After reading a few reviews, I thought I would add mine. I realize some people could not imagine keeping cancer a secret but I don't have to imagine it. I found out about my kidney cancer the night before Thanksgiving and there was no way I was going to ruin the holidays for my family. I also know intimately what it is like to have a cancer that does not respond to treatment and it is possible to look just fine and get around well but also be dying. This is how people reach stage four without knowing, it is because until cancer becomes painful or grows into your lungs and makes it hard to breathe, there just are not any symptoms. Most of the illness that people associate with cancer have more to do with the treatments, not the cancer itself. I know plenty of stage four people that have been on vacations etc. I loved when she started the coffee enemas, it made me laugh because I do them too and it is the greatest gift. It takes me from exhausted to normal. I love Laura Linney and dislike her husband intensely.. keep wishing they would find a way to get him off the show. Now that my family knows I'm dying, they really would not find anything about this show funny or entertaining. My spouse runs the other way when I watch an episode. It just all rang true for me, who also found out late in the game, who also has a cancer that will not respond to chemo and therefore is not bothering to do anything but make the best and most of each day. Good job showtime, thank you.
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20 of 22 people found the following review helpful By Fj Verzijl on February 2, 2011
Format: DVD
I really don't get the bad reviews about this amazing show. Laura Linney won the Golden Globe for her brilliant acting and so well deserved!!!If this show does not touch your heart than i'll guess you heart is made out of really grows on you so are the characters. The season finale episode made me cry...a lot!(and i'm a man!!!!)...Just go and watch it. It so deserves to be watched!!!
I hardly write any review but i felt i had to do something to tell those folks who gave it a one star review: GET A LIFE!!!!
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7 of 7 people found the following review helpful By M. Bullions on June 9, 2011
Format: DVD
The series that Showtime airs usually involve a person with a secret of some kind, and that character's fear to reveal said secret. In "Weeds", Nancy Botwin is pot dealer, and in "Dexter", Dexter's a 'good' serial killer. In "Nurse Jackie", Jackie is a drug addict/adulterer.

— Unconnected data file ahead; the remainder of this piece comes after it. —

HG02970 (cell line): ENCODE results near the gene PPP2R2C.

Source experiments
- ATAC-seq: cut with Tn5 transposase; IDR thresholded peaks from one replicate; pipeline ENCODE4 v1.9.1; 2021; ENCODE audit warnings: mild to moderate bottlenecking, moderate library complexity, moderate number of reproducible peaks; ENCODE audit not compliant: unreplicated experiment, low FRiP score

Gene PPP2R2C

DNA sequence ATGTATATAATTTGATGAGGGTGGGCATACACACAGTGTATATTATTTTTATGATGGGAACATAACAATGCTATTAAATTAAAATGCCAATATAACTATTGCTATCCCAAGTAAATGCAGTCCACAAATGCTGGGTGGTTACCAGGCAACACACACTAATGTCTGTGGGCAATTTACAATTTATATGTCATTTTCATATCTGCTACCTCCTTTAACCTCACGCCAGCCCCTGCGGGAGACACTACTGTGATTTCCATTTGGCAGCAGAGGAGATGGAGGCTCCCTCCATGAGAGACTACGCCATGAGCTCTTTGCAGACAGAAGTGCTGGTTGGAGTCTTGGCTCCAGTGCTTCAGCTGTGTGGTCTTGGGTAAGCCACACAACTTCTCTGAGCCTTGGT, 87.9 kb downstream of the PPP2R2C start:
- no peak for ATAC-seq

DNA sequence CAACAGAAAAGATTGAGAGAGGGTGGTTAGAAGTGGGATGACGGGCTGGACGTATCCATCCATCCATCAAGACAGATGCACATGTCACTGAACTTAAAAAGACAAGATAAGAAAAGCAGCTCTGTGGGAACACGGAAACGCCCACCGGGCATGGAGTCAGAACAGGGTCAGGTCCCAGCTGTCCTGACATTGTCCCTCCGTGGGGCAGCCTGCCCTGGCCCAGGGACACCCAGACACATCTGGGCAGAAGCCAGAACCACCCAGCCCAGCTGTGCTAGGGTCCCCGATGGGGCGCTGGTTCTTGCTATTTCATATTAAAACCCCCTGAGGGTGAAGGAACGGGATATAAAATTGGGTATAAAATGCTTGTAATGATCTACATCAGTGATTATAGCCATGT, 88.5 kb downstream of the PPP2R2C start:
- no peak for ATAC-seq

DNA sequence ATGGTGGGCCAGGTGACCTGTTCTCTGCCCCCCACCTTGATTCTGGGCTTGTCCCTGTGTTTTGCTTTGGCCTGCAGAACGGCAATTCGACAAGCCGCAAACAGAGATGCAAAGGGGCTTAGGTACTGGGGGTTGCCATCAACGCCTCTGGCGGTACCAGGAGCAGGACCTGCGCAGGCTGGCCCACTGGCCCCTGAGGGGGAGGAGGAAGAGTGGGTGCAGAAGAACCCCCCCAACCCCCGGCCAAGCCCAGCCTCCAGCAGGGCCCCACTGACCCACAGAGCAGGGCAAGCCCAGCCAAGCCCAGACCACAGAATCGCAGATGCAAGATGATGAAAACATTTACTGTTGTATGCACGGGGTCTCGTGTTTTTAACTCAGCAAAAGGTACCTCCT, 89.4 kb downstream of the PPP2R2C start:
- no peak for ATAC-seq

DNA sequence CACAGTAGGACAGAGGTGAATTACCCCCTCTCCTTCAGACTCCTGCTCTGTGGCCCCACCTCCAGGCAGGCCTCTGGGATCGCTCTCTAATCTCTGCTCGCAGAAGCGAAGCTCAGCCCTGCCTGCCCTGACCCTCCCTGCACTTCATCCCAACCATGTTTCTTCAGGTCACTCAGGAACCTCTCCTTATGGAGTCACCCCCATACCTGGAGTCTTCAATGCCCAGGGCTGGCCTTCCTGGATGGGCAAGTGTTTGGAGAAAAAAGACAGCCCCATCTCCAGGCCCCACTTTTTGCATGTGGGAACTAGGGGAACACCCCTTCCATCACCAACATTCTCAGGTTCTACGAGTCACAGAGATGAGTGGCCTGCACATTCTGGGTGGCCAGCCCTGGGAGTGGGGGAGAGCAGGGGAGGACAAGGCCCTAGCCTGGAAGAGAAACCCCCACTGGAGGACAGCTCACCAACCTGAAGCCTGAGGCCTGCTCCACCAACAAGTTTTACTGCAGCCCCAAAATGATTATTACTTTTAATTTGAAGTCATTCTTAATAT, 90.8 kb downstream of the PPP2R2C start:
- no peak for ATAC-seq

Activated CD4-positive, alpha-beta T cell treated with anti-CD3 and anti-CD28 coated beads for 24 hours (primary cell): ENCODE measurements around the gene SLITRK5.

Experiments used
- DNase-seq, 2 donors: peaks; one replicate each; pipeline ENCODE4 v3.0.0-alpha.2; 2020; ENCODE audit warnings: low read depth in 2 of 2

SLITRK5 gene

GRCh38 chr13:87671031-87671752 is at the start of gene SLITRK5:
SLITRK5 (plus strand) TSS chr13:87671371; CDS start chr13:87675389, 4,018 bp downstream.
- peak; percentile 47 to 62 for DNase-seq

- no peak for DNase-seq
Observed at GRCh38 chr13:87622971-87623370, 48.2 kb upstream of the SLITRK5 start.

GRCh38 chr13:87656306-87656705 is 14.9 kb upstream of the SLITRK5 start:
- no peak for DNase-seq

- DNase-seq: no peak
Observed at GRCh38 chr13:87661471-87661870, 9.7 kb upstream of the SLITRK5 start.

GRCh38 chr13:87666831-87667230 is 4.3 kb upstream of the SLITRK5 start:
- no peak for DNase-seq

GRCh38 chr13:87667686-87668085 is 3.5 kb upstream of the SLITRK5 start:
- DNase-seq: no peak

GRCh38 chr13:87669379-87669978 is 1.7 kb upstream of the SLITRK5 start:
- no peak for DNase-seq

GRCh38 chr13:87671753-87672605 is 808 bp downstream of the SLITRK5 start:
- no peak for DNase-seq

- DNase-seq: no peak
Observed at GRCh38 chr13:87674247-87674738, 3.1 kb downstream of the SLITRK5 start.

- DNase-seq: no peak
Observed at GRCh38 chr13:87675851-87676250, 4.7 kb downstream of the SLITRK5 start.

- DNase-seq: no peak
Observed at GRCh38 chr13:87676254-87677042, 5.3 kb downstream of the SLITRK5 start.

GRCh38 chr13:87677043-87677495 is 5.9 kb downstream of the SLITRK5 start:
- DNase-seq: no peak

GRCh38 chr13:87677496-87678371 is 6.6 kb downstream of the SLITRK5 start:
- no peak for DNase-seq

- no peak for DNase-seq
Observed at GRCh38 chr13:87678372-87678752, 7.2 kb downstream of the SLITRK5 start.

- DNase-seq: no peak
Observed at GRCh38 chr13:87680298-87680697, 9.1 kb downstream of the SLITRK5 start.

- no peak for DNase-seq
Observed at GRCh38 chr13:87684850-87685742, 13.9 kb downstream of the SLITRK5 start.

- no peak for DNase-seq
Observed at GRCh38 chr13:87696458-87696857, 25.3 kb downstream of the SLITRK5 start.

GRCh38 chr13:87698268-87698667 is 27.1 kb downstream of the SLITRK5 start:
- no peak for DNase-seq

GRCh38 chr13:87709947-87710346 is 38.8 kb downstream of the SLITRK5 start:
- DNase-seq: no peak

In "The Big C", Laura Linney plays a mother and wife, who has spent her whole life doing things for others. She's sacrificed what resemblance of a life she once had for her family. That is, until she figures out she has terminal Stage 4 Melanoma. But instead of having family feel sorry for her, and doing treatment, she decides to live it up. She, at first, tells nobody in her spoiled family about her diagnosis, she kicks her selfish husband out, and decides to make the rest of her life be about her, as well as to find the humor in the disease.

This show is 30 minutes, which should be the length of a comedy. However, there is unexplainable depth to "The Big C". Linney, originally a stage actress, brings undeniable, and unavoidable enthusiasm to the role of Cathy Jamison. While the show has a phenomenal supporting cast, she's the standout in every episode. She has a theatrical presence, however, she never over-sells anything, and everything is always believable, because of her knack for bringing gusto to both the comedic and dramatic scenes.

And, I think "The Big C", having a first season of only 13 shows, is one of the best first-seasons in the history of television, and here's why. It ends up being something completely different than what it started as. The writers clearly knew where they wanted to do with the characters, as well as the plot. There's real character development here. There's relatable characters that feel like actual human beings, rather than caricatures.
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8 of 8 people found the following review helpful By Hot to Trot on October 10, 2010
Format: DVD Verified Purchase
Come on, people, you are all taking this much too seriously. This show is pure entertainment and the inconsistencies are part of its charm. Linney is superb and the "one-liners" hilarious no matter who utters them. Can we not simply watch a show for pure entertainment? Does every little wink, nod, snort and comment have to be over-analyzed? I find this series great fun and eagerly await every episode!
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34 of 43 people found the following review helpful By Grady Harp HALL OF FAMETOP 100 REVIEWERVINE VOICE on August 17, 2010
Format: DVD
THE BIG C started this week as a Showtime series for television opposite the controversial WEEDS in the late evening, subjects for mature audiences time slot. Most viewers will have mixed feelings about this first episode, so loaded with new characters with whom we have little time to understand, all edgy, and yet all surrounded by the unifying theme of how one woman deals with being told she has Stage 4 Malignant Melanoma but who decides to not inform anyone of her diagnosis, instead going after the outrageous way of living that has always been foreign to her obsessive/compulsive teacher personality.

There are few actresses who could pull this off: Laura Linney, one of our finest actresses on the screen today, is the perfect choice for making this unbelievable character credible AND charismatic. As Cathy Jamison, she is married to a bumbling irresponsible joker Paul (Oliver Platt, again an actor in the top echelon) who is currently out of the house over some disagreement with Cathy, and is mother to naughty boy Adam (Gabriel Basso), lives across the street from a elderly curmudgeon Marlene (Phyllis Somerville) with whom Cathy finally agrees to accept and to like, is a sister to a freaky psycho brother Sean (John Benjamin Hickey), is attended by her diagnosing just-fresh-out-of-residency naive physician Dr Todd (Reid Scott), and carries on teaching a classroom with bored students, including one sassy, arrogant and overweight Andrea (Gabourey Sidibe). Life is full of surprises and they pop by so quickly that we barely can tell where the series is going. As for this viewer, though not impressed with the structure of the show, staying around for the pleasure of watching Linney and Platt will be worth it - hopefully! Grady Harp, August 10
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Topic From this Discussion
Laura Linney's wristwatch on Season 1 of big c
We're talking about cancer...And you want to know about a wristwatch. Really.
May 9, 2012 by KatNonni |  See all 4 posts